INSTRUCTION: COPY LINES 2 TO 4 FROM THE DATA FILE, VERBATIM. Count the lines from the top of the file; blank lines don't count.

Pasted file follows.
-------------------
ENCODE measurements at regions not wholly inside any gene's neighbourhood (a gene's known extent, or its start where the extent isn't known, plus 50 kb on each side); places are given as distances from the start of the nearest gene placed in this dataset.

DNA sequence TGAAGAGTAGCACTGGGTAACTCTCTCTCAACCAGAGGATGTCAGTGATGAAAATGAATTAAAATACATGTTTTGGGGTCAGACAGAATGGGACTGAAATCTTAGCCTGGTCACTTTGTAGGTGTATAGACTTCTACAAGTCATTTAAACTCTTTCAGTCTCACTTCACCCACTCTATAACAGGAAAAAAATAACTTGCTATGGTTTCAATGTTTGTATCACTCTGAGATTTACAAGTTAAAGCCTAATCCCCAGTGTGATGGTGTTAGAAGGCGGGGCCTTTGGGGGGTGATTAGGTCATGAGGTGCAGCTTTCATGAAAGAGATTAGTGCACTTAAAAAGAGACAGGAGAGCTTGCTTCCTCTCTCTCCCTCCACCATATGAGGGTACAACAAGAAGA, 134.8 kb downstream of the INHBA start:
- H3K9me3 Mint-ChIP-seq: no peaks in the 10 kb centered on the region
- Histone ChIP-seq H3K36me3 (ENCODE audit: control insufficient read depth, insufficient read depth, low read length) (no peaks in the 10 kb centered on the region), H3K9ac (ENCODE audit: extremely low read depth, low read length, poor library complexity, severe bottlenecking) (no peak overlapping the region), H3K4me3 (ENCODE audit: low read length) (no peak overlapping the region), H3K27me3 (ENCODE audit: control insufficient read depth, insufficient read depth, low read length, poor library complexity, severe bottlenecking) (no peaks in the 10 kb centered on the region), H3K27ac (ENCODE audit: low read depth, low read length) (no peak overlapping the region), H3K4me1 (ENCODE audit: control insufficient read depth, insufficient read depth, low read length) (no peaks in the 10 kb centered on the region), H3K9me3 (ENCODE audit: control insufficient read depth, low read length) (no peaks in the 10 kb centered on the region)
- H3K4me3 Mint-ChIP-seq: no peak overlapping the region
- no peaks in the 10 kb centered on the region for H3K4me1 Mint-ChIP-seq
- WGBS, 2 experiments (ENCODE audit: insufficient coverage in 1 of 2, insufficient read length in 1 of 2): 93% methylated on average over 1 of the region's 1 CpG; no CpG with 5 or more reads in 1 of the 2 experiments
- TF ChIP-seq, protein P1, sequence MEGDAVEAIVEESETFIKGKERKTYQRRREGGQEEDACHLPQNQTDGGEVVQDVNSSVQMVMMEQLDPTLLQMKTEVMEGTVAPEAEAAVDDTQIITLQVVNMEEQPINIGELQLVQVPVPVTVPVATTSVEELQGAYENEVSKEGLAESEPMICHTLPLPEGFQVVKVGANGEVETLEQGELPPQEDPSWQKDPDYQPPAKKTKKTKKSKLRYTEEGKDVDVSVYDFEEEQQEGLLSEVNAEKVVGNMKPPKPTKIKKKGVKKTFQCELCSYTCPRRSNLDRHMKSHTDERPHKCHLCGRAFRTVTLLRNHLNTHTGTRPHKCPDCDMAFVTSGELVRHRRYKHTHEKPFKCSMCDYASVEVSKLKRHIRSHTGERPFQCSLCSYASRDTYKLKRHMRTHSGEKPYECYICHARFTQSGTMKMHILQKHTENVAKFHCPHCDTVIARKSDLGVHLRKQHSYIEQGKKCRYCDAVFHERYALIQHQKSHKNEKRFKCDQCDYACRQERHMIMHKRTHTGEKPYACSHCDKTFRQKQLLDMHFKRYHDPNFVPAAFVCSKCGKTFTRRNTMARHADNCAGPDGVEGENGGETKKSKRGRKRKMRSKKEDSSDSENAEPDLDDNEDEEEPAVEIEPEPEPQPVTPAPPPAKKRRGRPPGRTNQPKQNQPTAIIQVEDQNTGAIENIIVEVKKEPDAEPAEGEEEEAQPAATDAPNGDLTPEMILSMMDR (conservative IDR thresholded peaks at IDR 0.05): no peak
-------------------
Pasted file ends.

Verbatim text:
DNA sequence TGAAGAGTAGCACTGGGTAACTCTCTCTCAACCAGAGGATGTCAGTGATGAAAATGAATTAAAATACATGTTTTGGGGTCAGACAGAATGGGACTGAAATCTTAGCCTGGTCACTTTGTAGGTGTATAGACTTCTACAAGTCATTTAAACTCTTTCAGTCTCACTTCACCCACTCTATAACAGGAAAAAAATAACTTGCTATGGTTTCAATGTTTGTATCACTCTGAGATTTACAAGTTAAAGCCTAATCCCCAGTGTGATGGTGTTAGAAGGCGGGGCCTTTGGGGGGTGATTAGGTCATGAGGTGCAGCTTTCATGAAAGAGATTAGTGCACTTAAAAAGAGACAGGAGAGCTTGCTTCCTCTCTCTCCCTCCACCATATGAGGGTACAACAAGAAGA, 134.8 kb downstream of the INHBA start:
- H3K9me3 Mint-ChIP-seq: no peaks in the 10 kb centered on the region
- Histone ChIP-seq H3K36me3 (ENCODE audit: control insufficient read depth, insufficient read depth, low read length) (no peaks in the 10 kb centered on the region), H3K9ac (ENCODE audit: extremely low read depth, low read length, poor library complexity, severe bottlenecking) (no peak overlapping the region), H3K4me3 (ENCODE audit: low read length) (no peak overlapping the region), H3K27me3 (ENCODE audit: control insufficient read depth, insufficient read depth, low read length, poor library complexity, severe bottlenecking) (no peaks in the 10 kb centered on the region), H3K27ac (ENCODE audit: low read depth, low read length) (no peak overlapping the region), H3K4me1 (ENCODE audit: control insufficient read depth, insufficient read depth, low read length) (no peaks in the 10 kb centered on the region), H3K9me3 (ENCODE audit: control insufficient read depth, low read length) (no peaks in the 10 kb centered on the region)